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Confusing Your Legacy With Your Meal Ticket

I know I kvetch a lot about author expectations, best seller lists, and the downhill spiral traditional publishing is on, and well, so much more, but this weekend I was reminded that it’s sometimes so much simpler than that.

I was at another author event this past weekend, which, as regular readers know, usually spawns a ranting blog post that takes the place of what I’m sure would become a serious drinking problem. This event was different though, and simply because of one man that managed to snag a moment of my time.

He introduced himself as a widower, right off that bat, which usually sets off a warning signal that someone has mistaken me for a therapist (common mistake). But before I could interject and excuse myself he explained that his wife, who had recently passed, was an author who wrote a book, and he had promised to help get her message out there. Okay, he had me.

It was a children’s book and her purpose for writing it was admirable and sweet, far from self-serving. It included a fantastic message for young readers and their families. And even so my natural instinct is to sniff out a “but”, something that dooms an author and a title, be it unrealistic expectations of fame, or the fact that it’s the same book that’s been published 50 times by other get rich quick types that hope to retire before the end of the year on their earnings. But this man had no “buts”, he really just wanted to help his wife tell her story, to make this book a part of her legacy.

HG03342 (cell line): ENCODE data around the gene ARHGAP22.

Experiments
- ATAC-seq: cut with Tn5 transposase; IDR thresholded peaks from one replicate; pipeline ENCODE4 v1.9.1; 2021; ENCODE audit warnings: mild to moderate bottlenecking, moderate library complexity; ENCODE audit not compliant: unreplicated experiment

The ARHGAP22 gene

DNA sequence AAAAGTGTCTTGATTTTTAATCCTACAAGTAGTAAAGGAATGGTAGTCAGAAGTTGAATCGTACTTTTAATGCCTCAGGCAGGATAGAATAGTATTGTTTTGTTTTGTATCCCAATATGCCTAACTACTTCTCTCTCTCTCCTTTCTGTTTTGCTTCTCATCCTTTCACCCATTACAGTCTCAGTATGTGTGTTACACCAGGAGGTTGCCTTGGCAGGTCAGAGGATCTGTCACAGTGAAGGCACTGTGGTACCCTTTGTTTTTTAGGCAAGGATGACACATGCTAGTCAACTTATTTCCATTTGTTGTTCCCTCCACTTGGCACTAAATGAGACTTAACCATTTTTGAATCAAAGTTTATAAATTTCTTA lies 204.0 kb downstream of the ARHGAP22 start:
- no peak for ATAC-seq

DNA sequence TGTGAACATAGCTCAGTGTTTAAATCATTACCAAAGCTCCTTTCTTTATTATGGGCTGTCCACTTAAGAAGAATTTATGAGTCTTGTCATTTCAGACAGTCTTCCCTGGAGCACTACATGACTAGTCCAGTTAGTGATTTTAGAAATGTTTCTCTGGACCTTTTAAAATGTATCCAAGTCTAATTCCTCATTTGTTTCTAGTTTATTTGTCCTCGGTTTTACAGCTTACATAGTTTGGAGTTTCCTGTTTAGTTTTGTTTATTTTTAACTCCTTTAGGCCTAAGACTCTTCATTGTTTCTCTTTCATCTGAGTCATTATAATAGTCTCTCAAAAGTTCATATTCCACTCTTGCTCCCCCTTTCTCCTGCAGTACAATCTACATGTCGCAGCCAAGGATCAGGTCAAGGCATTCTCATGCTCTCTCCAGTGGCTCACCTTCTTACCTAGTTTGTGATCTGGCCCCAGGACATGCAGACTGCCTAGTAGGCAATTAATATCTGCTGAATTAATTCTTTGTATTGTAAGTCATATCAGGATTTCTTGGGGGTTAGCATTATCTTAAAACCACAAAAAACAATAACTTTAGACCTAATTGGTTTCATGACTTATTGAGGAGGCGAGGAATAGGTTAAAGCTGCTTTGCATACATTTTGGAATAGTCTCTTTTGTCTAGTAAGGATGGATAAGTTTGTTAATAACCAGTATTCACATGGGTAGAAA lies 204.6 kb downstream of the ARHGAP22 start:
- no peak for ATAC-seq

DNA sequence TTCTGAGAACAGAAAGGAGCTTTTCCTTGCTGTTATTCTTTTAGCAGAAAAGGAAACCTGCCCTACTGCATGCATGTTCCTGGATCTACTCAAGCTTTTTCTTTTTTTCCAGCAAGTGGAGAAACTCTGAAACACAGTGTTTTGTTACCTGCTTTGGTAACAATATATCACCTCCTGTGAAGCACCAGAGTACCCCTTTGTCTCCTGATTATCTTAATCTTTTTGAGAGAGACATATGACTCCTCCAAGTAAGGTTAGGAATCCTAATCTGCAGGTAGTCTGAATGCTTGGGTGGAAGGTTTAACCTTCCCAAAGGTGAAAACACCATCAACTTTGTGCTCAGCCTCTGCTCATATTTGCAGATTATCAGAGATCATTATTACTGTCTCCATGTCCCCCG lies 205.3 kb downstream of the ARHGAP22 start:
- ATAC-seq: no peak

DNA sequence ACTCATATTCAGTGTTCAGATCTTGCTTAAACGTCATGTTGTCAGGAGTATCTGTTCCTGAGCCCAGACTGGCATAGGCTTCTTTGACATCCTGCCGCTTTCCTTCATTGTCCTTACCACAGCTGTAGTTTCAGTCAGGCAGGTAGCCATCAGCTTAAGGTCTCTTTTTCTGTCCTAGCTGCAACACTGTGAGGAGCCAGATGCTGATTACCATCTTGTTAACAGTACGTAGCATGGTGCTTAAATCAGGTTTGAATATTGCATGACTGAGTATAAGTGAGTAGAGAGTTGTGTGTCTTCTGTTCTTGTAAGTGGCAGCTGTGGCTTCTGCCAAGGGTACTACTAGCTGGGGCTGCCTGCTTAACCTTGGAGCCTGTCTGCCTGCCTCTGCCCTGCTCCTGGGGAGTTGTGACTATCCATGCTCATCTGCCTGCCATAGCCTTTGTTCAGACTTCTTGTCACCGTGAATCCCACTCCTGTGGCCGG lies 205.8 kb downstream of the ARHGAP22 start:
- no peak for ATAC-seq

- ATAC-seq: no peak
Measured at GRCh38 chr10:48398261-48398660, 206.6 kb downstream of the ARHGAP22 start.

I wanted to recruit him instantly. Set him up with a desk in my office. He was fantastic, and grounded and sincere. I’d have him sit down with my clients and remind them that in the midst of wanting a bestseller it’s too easy to forget that a book should be an extension of one’s self, the mark you want to leave on society, the best representation of your own personal knowledge or creativity. Not something fueled by dollar signs.

If you write a book to get famous, forget it, because that goal never works out.

But even as I’m writing this I know some of you are thinking, “Yeah right, plenty of people get famous off their books,” and you’re right. But most of these people, especially the new authors, shouldn’t be your role models. E.L. James of Fifty Shades fame is a laughing stock in the industry, a one hit wonder, whose 15 minutes will be up any day now – she’s not a core shaker. Aim higher, aim to be that core shaker, so when your book does find its market, you can feel confident that it’s for all the right reasons.